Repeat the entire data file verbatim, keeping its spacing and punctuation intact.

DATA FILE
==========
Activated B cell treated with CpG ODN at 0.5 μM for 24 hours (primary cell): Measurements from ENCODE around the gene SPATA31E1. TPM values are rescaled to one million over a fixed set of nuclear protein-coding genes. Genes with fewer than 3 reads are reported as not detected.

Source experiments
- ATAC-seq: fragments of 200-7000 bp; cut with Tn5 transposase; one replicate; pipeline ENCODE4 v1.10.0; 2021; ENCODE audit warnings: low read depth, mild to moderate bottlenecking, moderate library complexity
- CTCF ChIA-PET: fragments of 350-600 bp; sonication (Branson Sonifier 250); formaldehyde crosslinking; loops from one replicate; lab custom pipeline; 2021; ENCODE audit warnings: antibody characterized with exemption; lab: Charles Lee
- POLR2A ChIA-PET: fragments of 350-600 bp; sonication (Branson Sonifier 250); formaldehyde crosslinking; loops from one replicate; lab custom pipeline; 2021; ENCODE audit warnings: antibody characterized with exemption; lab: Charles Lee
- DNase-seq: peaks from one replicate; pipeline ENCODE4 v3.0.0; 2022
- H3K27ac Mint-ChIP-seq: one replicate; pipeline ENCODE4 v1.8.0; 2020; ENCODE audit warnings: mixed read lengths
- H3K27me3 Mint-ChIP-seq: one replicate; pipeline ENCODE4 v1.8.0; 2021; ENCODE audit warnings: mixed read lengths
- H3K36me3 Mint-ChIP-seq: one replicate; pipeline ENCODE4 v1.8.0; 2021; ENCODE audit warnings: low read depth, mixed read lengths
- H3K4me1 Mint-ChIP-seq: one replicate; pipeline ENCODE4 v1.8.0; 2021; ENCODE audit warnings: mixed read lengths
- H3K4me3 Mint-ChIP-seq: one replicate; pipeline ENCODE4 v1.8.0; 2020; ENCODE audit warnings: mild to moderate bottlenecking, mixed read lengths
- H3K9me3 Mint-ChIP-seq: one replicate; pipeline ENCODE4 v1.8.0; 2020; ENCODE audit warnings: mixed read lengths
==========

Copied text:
Activated B cell treated with CpG ODN at 0.5 μM for 24 hours (primary cell): Measurements from ENCODE around the gene SPATA31E1. TPM values are rescaled to one million over a fixed set of nuclear protein-coding genes. Genes with fewer than 3 reads are reported as not detected.

Source experiments
- ATAC-seq: fragments of 200-7000 bp; cut with Tn5 transposase; one replicate; pipeline ENCODE4 v1.10.0; 2021; ENCODE audit warnings: low read depth, mild to moderate bottlenecking, moderate library complexity
- CTCF ChIA-PET: fragments of 350-600 bp; sonication (Branson Sonifier 250); formaldehyde crosslinking; loops from one replicate; lab custom pipeline; 2021; ENCODE audit warnings: antibody characterized with exemption; lab: Charles Lee
- POLR2A ChIA-PET: fragments of 350-600 bp; sonication (Branson Sonifier 250); formaldehyde crosslinking; loops from one replicate; lab custom pipeline; 2021; ENCODE audit warnings: antibody characterized with exemption; lab: Charles Lee
- DNase-seq: peaks from one replicate; pipeline ENCODE4 v3.0.0; 2022
- H3K27ac Mint-ChIP-seq: one replicate; pipeline ENCODE4 v1.8.0; 2020; ENCODE audit warnings: mixed read lengths
- H3K27me3 Mint-ChIP-seq: one replicate; pipeline ENCODE4 v1.8.0; 2021; ENCODE audit warnings: mixed read lengths
- H3K36me3 Mint-ChIP-seq: one replicate; pipeline ENCODE4 v1.8.0; 2021; ENCODE audit warnings: low read depth, mixed read lengths
- H3K4me1 Mint-ChIP-seq: one replicate; pipeline ENCODE4 v1.8.0; 2021; ENCODE audit warnings: mixed read lengths
- H3K4me3 Mint-ChIP-seq: one replicate; pipeline ENCODE4 v1.8.0; 2020; ENCODE audit warnings: mild to moderate bottlenecking, mixed read lengths
- H3K9me3 Mint-ChIP-seq: one replicate; pipeline ENCODE4 v1.8.0; 2020; ENCODE audit warnings: mixed read lengths